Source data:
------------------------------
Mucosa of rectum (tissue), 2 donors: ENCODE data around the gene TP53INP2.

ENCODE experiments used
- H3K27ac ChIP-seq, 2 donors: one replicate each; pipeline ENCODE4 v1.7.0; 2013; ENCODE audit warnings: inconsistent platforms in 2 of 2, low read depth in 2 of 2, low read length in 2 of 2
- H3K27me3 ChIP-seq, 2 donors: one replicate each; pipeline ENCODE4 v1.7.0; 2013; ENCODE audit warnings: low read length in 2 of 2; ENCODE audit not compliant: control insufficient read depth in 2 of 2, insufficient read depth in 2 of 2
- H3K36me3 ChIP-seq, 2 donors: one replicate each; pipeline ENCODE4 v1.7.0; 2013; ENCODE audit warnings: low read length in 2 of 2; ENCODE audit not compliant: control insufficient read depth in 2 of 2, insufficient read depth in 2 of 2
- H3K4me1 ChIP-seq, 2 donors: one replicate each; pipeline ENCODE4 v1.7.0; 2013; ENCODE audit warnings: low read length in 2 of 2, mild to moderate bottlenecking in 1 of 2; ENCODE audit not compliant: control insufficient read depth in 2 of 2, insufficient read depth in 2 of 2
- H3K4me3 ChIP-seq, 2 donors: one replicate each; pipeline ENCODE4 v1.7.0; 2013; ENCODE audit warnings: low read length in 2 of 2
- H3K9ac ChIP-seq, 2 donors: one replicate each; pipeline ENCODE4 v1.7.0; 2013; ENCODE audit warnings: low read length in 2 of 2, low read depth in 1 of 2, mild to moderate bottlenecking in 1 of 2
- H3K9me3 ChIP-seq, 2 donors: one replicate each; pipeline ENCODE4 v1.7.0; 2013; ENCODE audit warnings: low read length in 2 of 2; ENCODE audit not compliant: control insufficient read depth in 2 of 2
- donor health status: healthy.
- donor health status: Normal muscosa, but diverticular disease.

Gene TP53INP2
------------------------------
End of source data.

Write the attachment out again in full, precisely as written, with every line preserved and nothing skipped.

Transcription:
Mucosa of rectum (tissue), 2 donors: ENCODE data around the gene TP53INP2.

ENCODE experiments used
- H3K27ac ChIP-seq, 2 donors: one replicate each; pipeline ENCODE4 v1.7.0; 2013; ENCODE audit warnings: inconsistent platforms in 2 of 2, low read depth in 2 of 2, low read length in 2 of 2
- H3K27me3 ChIP-seq, 2 donors: one replicate each; pipeline ENCODE4 v1.7.0; 2013; ENCODE audit warnings: low read length in 2 of 2; ENCODE audit not compliant: control insufficient read depth in 2 of 2, insufficient read depth in 2 of 2
- H3K36me3 ChIP-seq, 2 donors: one replicate each; pipeline ENCODE4 v1.7.0; 2013; ENCODE audit warnings: low read length in 2 of 2; ENCODE audit not compliant: control insufficient read depth in 2 of 2, insufficient read depth in 2 of 2
- H3K4me1 ChIP-seq, 2 donors: one replicate each; pipeline ENCODE4 v1.7.0; 2013; ENCODE audit warnings: low read length in 2 of 2, mild to moderate bottlenecking in 1 of 2; ENCODE audit not compliant: control insufficient read depth in 2 of 2, insufficient read depth in 2 of 2
- H3K4me3 ChIP-seq, 2 donors: one replicate each; pipeline ENCODE4 v1.7.0; 2013; ENCODE audit warnings: low read length in 2 of 2
- H3K9ac ChIP-seq, 2 donors: one replicate each; pipeline ENCODE4 v1.7.0; 2013; ENCODE audit warnings: low read length in 2 of 2, low read depth in 1 of 2, mild to moderate bottlenecking in 1 of 2
- H3K9me3 ChIP-seq, 2 donors: one replicate each; pipeline ENCODE4 v1.7.0; 2013; ENCODE audit warnings: low read length in 2 of 2; ENCODE audit not compliant: control insufficient read depth in 2 of 2
- donor health status: healthy.
- donor health status: Normal muscosa, but diverticular disease.

Gene TP53INP2